The condition is called Hydrocephalus.
It’s okay, I didn’t know that much about it either.
First, let me start off by giving a brief explanation of what exactly this condition entails. In layman terms, it’s simply known as “water on the brain”, but as I have experienced with Teddy, (the little old man in an eight-year-old’s body) it is so much more than that.
Hydrocephalus is an excessive accumulation of fluid surrounding the brain and spinal chord that creates an abnormal widening of spaces in the brain called ventricles. There is no cure. Hydrocephalus can only be managed by the insertion of a shunt in the brain to drain the fluid. Shunts can have a high failure rate. Teddy, only living eight years on this earth, has endured more than thirty, (yes, you heard me correctly) surgeries. He has endured twenty-eight brain surgeries due to shunt malfunction, as well as two skull expansions. A total of thirty times is the amount in which Ted has been under the knife and has left Cohen’s Children Medical Center with a huge smile on his face, thanking the doctors for their time and effort helping him.
As with many conditions, there are precautionary measures to take, stressful consequences one experiences when simply trying to live life as routinely as possible, and anxiety that comes with the unknown of what might happen the next day. We can read about this stuff all day long, but it’s not until one has a personal experience with a disease or disorder, or associates closely with someone who has said disease or disorder, that one truly understands what it is like.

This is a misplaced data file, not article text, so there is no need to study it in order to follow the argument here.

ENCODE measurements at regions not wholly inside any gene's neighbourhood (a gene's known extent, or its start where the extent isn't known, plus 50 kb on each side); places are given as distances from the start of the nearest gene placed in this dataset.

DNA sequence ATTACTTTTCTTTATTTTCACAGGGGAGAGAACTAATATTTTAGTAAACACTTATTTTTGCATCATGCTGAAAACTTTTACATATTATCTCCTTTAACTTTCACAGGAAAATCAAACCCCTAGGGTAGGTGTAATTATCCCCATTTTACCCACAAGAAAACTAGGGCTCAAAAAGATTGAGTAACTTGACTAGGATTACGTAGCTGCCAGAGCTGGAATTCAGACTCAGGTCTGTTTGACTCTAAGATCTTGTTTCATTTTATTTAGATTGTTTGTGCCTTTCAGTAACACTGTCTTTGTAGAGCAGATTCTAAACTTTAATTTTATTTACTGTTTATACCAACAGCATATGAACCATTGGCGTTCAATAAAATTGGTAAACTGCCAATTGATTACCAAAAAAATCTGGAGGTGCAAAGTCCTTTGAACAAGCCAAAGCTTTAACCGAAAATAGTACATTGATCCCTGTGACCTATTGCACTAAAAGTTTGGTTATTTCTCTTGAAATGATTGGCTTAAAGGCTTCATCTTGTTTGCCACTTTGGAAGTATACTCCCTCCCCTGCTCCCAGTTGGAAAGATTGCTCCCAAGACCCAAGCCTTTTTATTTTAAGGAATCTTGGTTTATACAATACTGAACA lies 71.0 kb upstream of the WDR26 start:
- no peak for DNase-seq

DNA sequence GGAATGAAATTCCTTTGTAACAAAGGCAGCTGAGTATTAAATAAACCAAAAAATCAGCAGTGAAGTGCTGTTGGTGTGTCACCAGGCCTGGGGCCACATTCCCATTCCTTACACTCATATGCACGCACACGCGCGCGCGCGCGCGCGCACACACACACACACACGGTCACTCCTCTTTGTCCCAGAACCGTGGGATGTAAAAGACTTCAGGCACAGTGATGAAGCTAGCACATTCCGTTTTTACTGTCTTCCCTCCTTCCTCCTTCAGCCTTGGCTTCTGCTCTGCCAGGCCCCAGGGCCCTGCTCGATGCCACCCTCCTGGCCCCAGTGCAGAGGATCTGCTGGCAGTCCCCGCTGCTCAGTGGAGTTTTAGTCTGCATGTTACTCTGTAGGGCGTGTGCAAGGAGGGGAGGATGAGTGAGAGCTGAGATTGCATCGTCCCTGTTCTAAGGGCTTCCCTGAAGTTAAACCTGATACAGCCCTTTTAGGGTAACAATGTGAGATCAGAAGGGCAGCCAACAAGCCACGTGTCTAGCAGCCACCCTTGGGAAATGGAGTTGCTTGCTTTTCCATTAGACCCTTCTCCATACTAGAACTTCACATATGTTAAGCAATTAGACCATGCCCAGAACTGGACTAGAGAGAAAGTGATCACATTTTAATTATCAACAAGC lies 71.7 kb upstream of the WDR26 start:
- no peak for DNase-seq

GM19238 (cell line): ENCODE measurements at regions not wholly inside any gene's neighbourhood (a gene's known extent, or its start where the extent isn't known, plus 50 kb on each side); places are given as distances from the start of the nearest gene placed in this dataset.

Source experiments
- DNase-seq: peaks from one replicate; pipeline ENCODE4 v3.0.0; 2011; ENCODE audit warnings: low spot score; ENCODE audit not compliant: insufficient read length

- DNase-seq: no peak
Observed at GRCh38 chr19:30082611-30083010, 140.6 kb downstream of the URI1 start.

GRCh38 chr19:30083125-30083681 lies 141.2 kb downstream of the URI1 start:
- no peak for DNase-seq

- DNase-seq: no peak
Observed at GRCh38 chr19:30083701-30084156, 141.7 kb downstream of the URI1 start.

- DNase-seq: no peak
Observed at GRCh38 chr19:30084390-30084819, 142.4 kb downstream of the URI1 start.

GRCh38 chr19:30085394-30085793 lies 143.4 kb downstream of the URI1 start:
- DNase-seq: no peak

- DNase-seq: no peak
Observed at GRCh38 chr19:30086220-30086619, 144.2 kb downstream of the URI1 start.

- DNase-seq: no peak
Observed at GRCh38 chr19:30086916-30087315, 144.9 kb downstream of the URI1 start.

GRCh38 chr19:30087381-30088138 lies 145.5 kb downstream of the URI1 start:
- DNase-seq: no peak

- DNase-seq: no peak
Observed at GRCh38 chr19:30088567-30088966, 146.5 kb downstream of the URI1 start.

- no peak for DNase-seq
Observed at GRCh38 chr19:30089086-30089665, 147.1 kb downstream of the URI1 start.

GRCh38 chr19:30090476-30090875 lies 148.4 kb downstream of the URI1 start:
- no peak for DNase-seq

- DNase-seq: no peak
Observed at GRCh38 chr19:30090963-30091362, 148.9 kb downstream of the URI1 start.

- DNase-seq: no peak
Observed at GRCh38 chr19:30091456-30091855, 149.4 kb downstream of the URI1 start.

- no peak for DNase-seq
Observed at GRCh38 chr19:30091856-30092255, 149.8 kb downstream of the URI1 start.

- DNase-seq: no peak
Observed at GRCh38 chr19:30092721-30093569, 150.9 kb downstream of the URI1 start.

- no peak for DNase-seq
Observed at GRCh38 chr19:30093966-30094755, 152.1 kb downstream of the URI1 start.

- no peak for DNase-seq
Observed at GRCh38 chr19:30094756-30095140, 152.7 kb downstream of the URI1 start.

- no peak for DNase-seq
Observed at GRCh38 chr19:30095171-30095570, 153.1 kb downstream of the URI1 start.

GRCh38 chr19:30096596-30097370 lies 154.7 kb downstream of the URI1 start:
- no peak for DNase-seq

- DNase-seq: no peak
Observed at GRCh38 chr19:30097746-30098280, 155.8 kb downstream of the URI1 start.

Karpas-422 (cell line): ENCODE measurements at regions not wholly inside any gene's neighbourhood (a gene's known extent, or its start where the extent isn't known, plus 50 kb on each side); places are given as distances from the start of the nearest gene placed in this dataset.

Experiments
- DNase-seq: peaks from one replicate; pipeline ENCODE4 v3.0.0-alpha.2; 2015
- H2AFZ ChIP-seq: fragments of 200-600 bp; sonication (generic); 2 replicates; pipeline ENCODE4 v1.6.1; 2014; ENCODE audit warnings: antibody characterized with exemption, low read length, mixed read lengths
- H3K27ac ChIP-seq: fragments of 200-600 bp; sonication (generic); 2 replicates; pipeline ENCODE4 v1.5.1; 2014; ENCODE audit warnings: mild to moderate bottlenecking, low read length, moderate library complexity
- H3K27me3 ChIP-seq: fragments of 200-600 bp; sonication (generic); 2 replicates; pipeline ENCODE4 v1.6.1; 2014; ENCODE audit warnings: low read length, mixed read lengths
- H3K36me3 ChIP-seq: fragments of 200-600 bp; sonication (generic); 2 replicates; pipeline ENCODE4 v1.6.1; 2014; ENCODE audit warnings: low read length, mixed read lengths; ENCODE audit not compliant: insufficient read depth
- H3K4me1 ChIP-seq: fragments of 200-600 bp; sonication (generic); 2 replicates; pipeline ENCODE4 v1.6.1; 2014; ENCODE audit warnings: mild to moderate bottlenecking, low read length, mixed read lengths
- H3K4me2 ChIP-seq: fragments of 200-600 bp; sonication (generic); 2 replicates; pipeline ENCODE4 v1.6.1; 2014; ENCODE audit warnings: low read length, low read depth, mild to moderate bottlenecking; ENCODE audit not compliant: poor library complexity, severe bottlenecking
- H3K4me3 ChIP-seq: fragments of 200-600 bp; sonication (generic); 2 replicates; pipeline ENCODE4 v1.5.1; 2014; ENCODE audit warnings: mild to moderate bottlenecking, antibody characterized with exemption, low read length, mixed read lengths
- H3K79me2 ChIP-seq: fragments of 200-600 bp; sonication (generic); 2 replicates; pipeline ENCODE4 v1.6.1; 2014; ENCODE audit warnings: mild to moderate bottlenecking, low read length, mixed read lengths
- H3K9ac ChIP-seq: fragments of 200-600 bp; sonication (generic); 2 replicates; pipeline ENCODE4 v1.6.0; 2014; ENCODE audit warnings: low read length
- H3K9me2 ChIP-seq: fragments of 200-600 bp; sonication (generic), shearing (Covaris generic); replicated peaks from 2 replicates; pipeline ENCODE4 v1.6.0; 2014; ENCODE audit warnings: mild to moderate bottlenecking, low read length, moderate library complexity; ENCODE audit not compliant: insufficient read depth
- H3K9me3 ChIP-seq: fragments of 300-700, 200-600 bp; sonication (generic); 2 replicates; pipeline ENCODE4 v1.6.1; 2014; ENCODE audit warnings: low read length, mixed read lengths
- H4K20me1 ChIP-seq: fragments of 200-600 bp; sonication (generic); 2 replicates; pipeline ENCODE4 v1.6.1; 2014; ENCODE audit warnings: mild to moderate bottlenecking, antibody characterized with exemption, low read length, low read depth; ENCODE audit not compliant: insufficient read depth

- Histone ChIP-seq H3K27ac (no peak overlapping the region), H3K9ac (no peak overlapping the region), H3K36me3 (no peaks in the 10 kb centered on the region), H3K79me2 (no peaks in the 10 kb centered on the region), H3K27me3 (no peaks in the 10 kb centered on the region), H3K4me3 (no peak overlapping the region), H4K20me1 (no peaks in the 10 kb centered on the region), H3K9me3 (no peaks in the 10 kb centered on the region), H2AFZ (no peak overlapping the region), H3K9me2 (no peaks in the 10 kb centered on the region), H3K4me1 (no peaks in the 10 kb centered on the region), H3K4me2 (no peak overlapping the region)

I shower both him and his beautiful, talented and inquisitive twin sister Zoe on a daily basis. More specifically, when I shower Teddy and help him wash the conditioner out of his gorgeous blonde hair, his illness suddenly becomes real. I feel his scars, tubes and shunt, and yet both of us joke how it may be the direct cause of his super power of remembering absolutely EVERYTHING. I’m telling you – this kid will remember not only your age, but everything you have done since your first encounter with him. You will NOT, and I repeat, NOT get away with lying to him.